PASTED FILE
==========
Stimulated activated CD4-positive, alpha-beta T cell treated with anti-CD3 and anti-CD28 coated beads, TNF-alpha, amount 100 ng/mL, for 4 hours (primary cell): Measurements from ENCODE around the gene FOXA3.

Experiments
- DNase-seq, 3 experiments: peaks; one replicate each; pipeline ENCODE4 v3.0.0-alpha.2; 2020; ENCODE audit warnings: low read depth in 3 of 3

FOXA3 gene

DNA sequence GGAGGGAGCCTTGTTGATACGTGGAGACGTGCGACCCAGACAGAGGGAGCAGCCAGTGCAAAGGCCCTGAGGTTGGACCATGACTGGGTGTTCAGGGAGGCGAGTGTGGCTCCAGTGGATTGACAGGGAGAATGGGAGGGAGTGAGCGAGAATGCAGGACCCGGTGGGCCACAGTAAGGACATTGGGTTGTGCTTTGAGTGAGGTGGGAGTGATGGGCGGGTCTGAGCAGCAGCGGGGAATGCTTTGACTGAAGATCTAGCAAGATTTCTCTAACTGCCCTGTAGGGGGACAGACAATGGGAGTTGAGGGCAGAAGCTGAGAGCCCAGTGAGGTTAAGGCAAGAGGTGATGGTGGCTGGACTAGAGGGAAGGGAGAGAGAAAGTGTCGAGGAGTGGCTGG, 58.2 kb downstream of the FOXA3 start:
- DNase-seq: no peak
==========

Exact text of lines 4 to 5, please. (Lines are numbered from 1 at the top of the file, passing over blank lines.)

FOXA3 gene

DNA sequence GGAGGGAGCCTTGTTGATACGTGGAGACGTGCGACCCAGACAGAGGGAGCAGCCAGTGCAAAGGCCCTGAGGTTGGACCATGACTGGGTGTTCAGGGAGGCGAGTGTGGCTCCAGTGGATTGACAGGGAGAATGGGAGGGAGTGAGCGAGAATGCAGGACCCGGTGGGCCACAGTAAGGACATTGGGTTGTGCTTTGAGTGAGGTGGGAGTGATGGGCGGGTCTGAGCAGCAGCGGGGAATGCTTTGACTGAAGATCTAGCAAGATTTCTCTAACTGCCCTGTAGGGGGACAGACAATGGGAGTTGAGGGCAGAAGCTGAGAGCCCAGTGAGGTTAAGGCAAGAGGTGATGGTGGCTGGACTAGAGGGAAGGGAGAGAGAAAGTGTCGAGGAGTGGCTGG, 58.2 kb downstream of the FOXA3 start: